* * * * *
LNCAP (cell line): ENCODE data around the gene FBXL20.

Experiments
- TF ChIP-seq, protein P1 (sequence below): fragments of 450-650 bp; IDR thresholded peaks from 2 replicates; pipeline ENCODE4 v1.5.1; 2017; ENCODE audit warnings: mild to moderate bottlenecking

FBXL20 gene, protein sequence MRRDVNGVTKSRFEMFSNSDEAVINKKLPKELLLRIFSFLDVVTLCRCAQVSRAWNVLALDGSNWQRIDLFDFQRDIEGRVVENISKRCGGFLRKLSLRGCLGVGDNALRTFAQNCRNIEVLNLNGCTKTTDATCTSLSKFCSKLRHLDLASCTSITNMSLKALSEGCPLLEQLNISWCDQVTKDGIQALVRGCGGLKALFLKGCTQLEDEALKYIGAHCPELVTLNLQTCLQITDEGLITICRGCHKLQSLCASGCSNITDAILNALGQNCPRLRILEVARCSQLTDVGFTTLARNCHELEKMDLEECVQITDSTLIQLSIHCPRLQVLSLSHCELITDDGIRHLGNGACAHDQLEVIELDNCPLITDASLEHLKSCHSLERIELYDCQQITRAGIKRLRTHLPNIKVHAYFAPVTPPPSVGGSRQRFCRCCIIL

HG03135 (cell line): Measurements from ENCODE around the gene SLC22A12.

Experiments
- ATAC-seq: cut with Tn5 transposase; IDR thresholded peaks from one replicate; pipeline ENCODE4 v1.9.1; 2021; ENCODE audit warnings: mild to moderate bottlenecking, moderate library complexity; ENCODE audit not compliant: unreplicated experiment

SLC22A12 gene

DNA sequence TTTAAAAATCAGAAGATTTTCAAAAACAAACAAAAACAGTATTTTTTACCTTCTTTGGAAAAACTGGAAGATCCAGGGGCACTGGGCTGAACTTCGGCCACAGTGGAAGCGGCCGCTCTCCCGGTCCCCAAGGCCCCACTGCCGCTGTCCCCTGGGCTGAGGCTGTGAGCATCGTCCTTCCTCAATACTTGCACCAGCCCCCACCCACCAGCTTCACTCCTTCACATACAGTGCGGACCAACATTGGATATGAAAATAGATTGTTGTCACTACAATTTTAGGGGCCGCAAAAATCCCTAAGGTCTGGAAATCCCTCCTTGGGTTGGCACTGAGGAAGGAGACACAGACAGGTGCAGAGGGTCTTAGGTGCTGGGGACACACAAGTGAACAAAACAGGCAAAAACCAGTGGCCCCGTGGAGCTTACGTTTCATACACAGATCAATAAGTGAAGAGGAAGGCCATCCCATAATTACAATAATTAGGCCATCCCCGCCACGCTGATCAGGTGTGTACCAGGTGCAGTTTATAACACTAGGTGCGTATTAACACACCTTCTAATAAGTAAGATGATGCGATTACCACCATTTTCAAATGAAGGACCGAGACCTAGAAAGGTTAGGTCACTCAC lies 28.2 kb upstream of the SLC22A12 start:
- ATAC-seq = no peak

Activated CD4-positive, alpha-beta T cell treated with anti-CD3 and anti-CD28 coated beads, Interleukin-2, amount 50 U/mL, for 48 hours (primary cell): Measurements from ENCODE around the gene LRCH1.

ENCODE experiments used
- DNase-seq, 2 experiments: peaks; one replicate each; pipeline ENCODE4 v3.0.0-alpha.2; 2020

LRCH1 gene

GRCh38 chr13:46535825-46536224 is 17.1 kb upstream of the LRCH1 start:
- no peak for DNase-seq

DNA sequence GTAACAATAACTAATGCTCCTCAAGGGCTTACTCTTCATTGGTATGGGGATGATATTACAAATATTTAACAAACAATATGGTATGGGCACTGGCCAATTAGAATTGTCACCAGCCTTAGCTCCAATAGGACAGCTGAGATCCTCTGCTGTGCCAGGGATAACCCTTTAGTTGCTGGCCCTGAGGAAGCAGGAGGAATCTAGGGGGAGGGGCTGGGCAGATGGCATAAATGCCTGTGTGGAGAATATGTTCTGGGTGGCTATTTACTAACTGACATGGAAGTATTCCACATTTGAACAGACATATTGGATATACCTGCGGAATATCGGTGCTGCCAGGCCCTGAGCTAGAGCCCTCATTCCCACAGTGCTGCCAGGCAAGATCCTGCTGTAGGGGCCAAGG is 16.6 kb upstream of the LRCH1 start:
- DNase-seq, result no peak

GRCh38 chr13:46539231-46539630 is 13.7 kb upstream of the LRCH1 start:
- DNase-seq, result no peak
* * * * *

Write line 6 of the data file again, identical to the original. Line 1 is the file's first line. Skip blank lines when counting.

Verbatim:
Experiments